Journal of Comparative Physiology B

, Volume 183, Issue 6, pp 749–761 | Cite as

Physiological and biochemical responses to cold and drought in the rock-dwelling pulmonate snail, Chondrina avenacea

  • Vladimír Koštál
  • Jan Rozsypal
  • Pavel Pech
  • Helena Zahradníčková
  • Petr Šimek
Original Paper

Abstract

The pulmonate snail Chondrina avenacea lives on exposed rock walls where it experiences drastic daily and seasonal fluctuations of abiotic conditions and food availability. We found that tolerance to dry conditions was maintained at a very high level throughout the year and was mainly based on the snails’ ability to promptly enter into estivation (quiescence) whenever they experienced drying out of their environment. Snails rapidly suppressed their metabolism and minimized their water loss using discontinuous gas exchange pattern. The metabolic suppression probably included periods of tissue hypoxia and anaerobism as indicated by accumulation of typical end products of anaerobic metabolism: lactate, alanine and succinate. Though the drought-induced metabolic suppression was sufficient to stimulate moderate increase of supercooling capacity, the seasonally highest levels of supercooling capacity and the highest tolerance to subzero temperatures were tightly linked to hibernation (diapause). Hibernating snails did not survive freezing of their body fluids and instead relied on supercooling strategy which allowed them to survive when air temperatures dropped to as low as −21 °C. No accumulation of low-molecular weight compounds (potential cryoprotectants) was detected in hibernating snails except for small amounts of the end products of anaerobic metabolism.

Keywords

Mollusca Estivation Hibernation Metabolic suppression Water loss Supercooling 

Abbreviations

r.h.

Relative humidity of the air

SCP

Supercooling point

TFM

Total fresh mass

TDM

Total dry mass

SM

Shell mass

BWM

Body water mass

BDM

Body dry mass

Lt50

Time of exposure lethal to 50 % of a population sample

DGE

Discontinuous gas exchange

PCA

Principal component analysis

Notes

Acknowledgments

We thank the Administration of Protected Landscape Area Český kras for permitting us to sample snails in the study site of Solvayovy lomy. Lucie Juřičková (Charles University, Department of Zoology, Prague) recommended to us the locality with dense population of the snails. Roman Hrdlička, Jaroslav Šoun and Hana Pechová helped during field sampling. We thank Irena Vacková, Anna Heydová and Jana Cimlová (all from the Biology Centre, ASCR, České Budějovice) for their assistance with snail sample processing, extractions, derivatizations and LC/MS analysis, respectively. This study was supported by Czech Science Foundation grant 206/07/0269 (to VK), Ministry of Health of the Czech Republic grant NT-11/513-5 (to PŠ), and University of South Bohemia grant GAJU 04-062/2011/P (to JR).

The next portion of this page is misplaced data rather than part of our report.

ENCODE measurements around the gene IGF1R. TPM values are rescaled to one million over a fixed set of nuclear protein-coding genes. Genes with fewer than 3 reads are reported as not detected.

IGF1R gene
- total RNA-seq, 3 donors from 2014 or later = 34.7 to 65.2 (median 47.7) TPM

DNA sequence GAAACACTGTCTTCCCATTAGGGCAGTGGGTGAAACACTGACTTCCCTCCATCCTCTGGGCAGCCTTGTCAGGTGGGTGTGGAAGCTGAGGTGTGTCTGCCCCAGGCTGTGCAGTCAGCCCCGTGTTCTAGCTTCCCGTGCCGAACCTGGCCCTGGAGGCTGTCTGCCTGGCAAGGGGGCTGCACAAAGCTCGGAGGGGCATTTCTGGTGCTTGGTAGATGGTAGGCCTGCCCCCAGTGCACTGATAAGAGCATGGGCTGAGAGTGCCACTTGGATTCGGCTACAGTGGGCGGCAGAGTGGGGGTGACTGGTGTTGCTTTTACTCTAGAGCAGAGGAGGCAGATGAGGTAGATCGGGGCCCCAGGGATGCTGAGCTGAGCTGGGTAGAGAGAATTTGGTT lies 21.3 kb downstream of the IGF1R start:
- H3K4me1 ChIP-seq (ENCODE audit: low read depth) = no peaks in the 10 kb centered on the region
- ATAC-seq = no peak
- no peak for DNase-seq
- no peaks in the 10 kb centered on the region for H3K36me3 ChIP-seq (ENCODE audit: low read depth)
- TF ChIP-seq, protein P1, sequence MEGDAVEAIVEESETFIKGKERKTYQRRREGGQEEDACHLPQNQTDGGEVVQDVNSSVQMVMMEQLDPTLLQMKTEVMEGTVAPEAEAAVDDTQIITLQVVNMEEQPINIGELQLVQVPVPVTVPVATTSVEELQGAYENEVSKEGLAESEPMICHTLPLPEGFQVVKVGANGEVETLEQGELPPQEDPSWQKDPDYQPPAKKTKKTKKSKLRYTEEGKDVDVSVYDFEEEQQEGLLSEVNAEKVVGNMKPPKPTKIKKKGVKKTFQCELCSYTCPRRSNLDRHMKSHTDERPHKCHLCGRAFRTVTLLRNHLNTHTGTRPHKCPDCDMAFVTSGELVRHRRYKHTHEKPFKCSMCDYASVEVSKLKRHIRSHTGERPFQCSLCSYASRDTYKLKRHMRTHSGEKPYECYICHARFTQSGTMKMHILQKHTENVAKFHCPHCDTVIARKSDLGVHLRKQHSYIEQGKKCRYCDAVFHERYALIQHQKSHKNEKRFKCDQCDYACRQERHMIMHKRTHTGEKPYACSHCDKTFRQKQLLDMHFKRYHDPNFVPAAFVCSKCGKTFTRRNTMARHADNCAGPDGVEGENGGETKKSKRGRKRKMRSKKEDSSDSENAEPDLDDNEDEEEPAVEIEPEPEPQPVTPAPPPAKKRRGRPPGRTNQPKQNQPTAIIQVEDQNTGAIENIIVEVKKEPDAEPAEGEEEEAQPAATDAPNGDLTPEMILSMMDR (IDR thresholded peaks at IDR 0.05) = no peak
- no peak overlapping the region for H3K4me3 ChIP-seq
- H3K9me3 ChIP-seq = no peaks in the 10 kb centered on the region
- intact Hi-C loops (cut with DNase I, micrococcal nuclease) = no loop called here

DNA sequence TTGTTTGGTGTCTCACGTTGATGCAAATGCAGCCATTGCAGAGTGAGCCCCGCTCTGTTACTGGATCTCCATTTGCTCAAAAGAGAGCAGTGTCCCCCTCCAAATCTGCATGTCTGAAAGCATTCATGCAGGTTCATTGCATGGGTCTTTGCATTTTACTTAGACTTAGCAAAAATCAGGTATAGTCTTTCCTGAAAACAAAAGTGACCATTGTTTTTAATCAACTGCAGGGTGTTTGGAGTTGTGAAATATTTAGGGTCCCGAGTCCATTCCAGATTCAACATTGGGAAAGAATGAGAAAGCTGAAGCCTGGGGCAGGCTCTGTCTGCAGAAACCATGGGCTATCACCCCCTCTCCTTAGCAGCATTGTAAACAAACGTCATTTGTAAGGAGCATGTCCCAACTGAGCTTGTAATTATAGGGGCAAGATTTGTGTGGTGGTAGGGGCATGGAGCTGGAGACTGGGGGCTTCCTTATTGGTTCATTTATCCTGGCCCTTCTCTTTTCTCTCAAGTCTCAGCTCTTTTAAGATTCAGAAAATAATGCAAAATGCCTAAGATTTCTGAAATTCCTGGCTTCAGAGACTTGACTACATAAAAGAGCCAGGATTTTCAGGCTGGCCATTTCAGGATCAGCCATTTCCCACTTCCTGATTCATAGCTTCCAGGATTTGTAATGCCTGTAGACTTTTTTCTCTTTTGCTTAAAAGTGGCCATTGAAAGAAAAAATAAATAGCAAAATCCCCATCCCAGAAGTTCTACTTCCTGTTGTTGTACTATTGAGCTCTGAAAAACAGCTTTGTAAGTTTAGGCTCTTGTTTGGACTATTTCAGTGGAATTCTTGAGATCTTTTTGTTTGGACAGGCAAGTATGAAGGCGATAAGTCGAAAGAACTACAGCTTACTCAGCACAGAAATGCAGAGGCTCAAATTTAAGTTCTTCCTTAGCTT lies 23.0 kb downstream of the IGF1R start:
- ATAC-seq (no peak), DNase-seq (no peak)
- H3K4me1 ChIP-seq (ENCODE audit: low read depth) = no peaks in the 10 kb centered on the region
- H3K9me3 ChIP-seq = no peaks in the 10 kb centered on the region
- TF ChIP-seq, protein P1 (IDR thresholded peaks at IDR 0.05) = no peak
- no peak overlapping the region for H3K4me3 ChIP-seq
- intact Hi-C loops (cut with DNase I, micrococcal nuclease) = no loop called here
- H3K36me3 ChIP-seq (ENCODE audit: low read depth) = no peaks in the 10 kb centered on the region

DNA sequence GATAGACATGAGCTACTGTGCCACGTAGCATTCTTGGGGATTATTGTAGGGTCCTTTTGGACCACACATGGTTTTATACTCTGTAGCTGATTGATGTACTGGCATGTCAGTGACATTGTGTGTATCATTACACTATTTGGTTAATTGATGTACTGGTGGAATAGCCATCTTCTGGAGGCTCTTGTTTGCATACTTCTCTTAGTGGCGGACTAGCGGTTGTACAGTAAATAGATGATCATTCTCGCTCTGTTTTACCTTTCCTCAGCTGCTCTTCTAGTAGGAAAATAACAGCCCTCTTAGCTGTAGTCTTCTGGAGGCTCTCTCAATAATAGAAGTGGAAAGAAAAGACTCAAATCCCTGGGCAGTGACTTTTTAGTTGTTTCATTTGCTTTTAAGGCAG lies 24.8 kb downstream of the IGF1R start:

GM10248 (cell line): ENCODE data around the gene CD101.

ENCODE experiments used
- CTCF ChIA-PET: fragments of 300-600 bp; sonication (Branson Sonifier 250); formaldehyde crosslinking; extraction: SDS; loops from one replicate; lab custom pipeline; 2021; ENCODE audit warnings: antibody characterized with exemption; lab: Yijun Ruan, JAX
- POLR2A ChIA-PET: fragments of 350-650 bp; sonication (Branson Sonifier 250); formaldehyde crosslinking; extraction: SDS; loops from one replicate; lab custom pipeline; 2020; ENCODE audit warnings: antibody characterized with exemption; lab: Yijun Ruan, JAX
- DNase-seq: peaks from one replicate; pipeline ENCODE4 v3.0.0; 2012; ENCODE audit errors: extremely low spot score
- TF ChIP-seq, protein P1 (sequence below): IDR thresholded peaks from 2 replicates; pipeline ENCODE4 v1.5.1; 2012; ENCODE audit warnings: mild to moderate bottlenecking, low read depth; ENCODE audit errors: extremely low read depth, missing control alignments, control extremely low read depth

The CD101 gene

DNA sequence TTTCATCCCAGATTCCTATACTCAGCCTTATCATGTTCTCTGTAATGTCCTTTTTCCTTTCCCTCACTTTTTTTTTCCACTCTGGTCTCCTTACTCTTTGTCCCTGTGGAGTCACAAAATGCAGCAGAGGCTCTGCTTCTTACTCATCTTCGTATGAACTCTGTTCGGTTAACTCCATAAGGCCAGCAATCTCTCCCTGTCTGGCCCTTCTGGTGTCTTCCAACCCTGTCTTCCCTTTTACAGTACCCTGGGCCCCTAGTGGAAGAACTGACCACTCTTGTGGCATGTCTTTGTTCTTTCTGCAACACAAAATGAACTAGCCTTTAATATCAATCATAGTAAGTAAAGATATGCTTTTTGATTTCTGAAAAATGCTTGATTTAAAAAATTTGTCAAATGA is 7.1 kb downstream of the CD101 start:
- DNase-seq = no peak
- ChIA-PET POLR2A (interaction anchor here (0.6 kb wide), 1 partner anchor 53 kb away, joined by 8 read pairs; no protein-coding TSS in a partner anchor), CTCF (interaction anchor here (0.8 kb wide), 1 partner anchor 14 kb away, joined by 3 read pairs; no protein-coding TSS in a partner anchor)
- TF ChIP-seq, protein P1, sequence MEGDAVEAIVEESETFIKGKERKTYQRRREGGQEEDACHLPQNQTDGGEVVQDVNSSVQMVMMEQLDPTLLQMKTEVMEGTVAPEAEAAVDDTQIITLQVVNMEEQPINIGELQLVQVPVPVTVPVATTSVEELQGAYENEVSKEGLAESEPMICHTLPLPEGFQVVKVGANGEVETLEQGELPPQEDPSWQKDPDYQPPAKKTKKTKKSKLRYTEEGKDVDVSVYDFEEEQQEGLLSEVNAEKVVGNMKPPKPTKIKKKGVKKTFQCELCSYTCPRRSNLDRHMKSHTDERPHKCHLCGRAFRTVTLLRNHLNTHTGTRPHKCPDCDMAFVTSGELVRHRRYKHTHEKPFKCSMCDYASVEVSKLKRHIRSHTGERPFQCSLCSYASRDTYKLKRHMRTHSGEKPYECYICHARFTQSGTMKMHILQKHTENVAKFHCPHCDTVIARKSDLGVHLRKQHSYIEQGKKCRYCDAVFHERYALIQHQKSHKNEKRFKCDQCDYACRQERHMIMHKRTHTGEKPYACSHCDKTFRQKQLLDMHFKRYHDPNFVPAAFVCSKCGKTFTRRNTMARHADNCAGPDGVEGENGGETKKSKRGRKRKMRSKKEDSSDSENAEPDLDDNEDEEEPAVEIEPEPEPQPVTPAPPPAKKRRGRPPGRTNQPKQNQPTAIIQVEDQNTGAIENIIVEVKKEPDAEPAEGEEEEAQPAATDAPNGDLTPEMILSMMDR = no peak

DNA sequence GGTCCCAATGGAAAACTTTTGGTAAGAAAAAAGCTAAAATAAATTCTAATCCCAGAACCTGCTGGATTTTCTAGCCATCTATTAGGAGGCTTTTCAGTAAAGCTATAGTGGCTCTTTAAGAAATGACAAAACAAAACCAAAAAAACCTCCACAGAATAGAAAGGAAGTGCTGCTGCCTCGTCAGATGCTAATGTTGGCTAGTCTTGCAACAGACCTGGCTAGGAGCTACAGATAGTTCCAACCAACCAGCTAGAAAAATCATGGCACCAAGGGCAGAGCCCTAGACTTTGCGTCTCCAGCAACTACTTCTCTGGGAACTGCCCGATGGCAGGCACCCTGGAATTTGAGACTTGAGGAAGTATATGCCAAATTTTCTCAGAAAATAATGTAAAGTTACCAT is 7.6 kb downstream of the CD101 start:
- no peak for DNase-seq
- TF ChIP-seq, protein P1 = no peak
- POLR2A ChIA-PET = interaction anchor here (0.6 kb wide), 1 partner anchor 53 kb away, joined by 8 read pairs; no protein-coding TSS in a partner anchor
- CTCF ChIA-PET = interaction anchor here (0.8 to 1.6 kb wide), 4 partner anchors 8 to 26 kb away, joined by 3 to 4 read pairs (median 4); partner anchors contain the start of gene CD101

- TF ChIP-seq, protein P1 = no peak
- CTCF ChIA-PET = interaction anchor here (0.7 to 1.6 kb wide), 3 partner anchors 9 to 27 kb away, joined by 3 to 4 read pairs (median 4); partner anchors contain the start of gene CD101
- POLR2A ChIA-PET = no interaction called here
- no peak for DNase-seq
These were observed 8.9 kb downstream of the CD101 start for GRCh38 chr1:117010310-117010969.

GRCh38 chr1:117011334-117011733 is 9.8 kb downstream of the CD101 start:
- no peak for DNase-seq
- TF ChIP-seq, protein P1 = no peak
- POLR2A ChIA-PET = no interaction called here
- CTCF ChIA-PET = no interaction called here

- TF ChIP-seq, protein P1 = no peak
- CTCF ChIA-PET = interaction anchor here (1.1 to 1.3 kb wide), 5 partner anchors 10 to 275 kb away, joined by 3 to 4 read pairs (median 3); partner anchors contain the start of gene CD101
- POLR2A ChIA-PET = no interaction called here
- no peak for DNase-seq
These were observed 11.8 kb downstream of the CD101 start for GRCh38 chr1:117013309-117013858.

Supplementary material

360_2013_749_MOESM1_ESM.docx (1.9 mb)
Supplementary material 1 (DOCX 1919 kb)
360_2013_749_MOESM2_ESM.docx (28 kb)
Supplementary material 2 (DOCX 29 kb)
360_2013_749_MOESM3_ESM.docx (18 kb)
Supplementary material 3 (DOCX 19 kb)

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Copyright information

© Springer-Verlag Berlin Heidelberg 2013

Authors and Affiliations

  • Vladimír Koštál
    • 1
    • 2
  • Jan Rozsypal
    • 1
    • 2
  • Pavel Pech
    • 3
  • Helena Zahradníčková
    • 1
  • Petr Šimek
    • 1
  1. 1.Institute of EntomologyBiology Centre of the Academy of SciencesČeské BudějoviceCzech Republic
  2. 2.Faculty of ScienceUniversity of South BohemiaČeské BudějoviceCzech Republic
  3. 3.Faculty of ScienceUniversity of Hradec KrálovéHradec KrálovéCzech Republic

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